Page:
Norton Applauds House Passage of Surface Transportation Infrastructure Bill
WASHINGTON, D.C. – Congresswoman Eleanor Holmes Norton (D-DC), Chair of the Subcommittee on Highways and Transit, released her House floor remarks on the INVEST in America Act, the surface transportation infrastructure bill, which Norton held write and which the House passed today. She cited the bill’s much-needed, overdue and “unprecedented investment” in surface transportation infrastructure. She particularly applauded the bill’s focus on climate change, mass transit, not creating more roads for cars, and improving infrastructure for all road users, especially pedestrians and bicyclists.
Norton’s remarks follow:
As chair of the subcommittee that helped write today's INVEST in America Act, I want to emphasize that this bill breaks with previous transportation and infrastructure bills generally passed every 4 or 5 years. Until today, we have simply updated the bill first passed during the Eisenhower administration.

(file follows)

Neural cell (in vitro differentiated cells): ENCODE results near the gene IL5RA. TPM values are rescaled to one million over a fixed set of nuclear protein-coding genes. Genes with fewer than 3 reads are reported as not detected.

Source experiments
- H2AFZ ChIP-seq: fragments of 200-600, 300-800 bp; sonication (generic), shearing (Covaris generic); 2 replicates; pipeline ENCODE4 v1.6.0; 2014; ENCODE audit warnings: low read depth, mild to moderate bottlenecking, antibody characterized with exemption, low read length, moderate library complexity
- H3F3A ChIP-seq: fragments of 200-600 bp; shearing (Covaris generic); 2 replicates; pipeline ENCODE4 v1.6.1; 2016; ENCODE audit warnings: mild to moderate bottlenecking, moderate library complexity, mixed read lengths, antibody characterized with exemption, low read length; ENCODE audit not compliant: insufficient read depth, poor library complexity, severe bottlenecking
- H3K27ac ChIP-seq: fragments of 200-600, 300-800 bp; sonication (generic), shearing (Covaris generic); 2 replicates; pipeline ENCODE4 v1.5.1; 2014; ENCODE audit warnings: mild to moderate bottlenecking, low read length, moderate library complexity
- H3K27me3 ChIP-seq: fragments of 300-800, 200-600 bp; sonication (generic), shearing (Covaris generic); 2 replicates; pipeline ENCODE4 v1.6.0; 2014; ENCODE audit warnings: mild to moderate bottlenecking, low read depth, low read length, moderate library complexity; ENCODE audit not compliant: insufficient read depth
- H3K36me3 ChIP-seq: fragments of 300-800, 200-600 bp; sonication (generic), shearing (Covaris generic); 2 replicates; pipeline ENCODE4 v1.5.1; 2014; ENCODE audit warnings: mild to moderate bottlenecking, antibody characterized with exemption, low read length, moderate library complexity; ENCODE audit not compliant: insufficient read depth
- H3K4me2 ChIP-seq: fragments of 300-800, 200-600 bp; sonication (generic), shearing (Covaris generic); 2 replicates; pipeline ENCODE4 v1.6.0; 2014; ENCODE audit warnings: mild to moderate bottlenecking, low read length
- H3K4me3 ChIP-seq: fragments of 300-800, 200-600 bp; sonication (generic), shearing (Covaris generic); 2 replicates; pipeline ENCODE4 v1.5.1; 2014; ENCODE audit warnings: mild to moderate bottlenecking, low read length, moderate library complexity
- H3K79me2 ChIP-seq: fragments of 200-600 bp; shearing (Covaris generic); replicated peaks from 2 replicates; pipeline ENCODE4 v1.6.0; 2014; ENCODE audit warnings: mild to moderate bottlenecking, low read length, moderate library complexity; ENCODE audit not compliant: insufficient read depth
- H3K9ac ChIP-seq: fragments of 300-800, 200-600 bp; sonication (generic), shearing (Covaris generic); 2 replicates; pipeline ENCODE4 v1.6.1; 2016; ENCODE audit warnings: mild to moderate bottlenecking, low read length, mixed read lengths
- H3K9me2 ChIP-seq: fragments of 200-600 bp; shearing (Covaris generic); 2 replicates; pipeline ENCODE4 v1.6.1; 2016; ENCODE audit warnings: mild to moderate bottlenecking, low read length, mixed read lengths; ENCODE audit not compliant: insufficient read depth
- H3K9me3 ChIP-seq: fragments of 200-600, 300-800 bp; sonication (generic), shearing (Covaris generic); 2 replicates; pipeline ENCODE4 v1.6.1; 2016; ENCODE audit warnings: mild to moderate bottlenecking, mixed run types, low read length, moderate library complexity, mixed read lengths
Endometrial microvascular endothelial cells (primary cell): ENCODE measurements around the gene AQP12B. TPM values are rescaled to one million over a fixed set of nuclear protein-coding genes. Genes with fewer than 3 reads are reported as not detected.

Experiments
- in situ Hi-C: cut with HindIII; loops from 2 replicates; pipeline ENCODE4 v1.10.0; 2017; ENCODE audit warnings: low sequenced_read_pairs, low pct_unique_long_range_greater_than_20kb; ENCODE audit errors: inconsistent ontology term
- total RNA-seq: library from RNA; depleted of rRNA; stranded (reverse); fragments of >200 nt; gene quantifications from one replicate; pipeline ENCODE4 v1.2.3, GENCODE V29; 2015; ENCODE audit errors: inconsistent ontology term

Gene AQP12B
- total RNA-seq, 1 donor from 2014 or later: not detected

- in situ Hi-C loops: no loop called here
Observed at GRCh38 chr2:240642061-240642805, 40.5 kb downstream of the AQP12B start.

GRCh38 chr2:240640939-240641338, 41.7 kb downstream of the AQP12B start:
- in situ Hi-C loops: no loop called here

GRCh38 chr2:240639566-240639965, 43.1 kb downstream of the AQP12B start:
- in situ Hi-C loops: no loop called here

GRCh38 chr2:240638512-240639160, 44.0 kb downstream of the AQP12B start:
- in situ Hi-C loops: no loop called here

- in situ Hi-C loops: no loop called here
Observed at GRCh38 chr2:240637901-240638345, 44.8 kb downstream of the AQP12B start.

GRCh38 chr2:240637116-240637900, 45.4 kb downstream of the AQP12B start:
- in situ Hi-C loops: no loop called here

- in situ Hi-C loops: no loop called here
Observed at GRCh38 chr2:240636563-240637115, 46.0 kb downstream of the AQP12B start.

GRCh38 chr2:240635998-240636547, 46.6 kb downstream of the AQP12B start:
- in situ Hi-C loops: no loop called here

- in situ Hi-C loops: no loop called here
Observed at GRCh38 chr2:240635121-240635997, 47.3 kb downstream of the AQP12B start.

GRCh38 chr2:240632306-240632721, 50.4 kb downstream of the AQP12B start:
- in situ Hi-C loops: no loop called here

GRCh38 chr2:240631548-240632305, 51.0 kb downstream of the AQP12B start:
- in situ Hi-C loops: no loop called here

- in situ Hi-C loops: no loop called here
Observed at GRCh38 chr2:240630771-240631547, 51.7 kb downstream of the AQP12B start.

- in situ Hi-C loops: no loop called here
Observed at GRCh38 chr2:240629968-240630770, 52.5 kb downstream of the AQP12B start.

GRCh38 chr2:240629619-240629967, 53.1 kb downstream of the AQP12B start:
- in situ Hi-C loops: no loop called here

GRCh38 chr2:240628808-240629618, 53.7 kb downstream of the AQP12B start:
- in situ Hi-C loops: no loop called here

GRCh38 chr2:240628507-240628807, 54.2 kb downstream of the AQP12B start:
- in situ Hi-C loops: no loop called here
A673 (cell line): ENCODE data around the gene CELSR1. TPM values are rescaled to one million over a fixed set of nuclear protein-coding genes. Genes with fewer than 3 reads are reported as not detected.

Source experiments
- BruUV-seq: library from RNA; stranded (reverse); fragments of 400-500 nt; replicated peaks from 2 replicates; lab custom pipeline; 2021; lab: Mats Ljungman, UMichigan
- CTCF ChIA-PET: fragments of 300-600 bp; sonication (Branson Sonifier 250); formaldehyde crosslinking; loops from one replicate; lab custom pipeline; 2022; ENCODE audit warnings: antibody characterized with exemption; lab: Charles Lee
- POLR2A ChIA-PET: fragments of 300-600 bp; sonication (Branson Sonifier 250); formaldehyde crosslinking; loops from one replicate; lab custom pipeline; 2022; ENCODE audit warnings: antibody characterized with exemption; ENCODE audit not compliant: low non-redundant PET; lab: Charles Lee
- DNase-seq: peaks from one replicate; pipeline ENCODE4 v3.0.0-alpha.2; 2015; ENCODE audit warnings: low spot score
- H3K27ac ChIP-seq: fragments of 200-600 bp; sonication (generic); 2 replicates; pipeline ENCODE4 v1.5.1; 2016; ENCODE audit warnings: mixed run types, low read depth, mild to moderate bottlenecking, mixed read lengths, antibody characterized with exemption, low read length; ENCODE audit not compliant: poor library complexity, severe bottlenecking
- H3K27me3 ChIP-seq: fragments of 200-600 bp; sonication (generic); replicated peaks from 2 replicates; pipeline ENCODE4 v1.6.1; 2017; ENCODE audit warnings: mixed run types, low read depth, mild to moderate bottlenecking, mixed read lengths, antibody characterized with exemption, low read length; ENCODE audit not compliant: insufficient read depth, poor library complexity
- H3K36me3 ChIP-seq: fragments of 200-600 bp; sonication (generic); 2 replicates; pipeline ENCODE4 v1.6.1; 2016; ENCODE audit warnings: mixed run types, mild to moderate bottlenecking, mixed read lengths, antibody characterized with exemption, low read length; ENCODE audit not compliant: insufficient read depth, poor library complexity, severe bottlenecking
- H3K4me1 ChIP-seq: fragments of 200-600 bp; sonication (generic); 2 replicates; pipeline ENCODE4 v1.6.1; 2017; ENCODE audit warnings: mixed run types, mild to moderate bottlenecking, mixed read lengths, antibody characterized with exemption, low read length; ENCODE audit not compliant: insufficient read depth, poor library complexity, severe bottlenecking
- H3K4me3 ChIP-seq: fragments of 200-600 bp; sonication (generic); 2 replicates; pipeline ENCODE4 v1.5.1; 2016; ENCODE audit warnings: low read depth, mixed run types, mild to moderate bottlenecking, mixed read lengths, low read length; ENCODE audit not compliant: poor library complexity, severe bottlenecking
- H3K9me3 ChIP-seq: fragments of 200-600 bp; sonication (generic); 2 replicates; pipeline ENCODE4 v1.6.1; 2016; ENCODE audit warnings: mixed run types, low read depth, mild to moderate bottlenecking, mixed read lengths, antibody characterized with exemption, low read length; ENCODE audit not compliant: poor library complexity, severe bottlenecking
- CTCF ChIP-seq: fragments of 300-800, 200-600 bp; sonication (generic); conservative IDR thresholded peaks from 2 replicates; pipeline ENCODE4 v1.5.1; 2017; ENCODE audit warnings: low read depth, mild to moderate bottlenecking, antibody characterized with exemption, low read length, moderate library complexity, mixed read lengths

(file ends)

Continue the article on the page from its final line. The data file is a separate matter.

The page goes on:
However, today's bill, for example, for the first time tackles climate change in recognition that transportation leads as a source of greenhouse gas emissions. The need to reduce burning fossil fuels is a priority in this bill to move us more quickly to zero emissions.
I am particularly focused on transportation infrastructure alternatives, like those here in my district, the District of Columbia, particularly transit, especially Amtrak, and establishing a pilot project for reduced transit fares for low-income riders.
Perhaps most important, this bill fundamentally reverses course by actively discouraging expansion of roads for the first time. This limitation is in recognition of climate change. Instead of incentivizing more miles of roads for cars, this bill encourages safer roads for walking, biking, and scooters. Today's bill repairs existing roads with climate-resilient materials rather than building new roads.
The INVEST in America Act changes course altogether in the interest of 21st-century transportation realities from climate change to rapidly emerging alternatives to cars as forms of travel and mobility.
The 54 percent increase in funding for this bill is in keeping with the road to change course on transportation and infrastructure.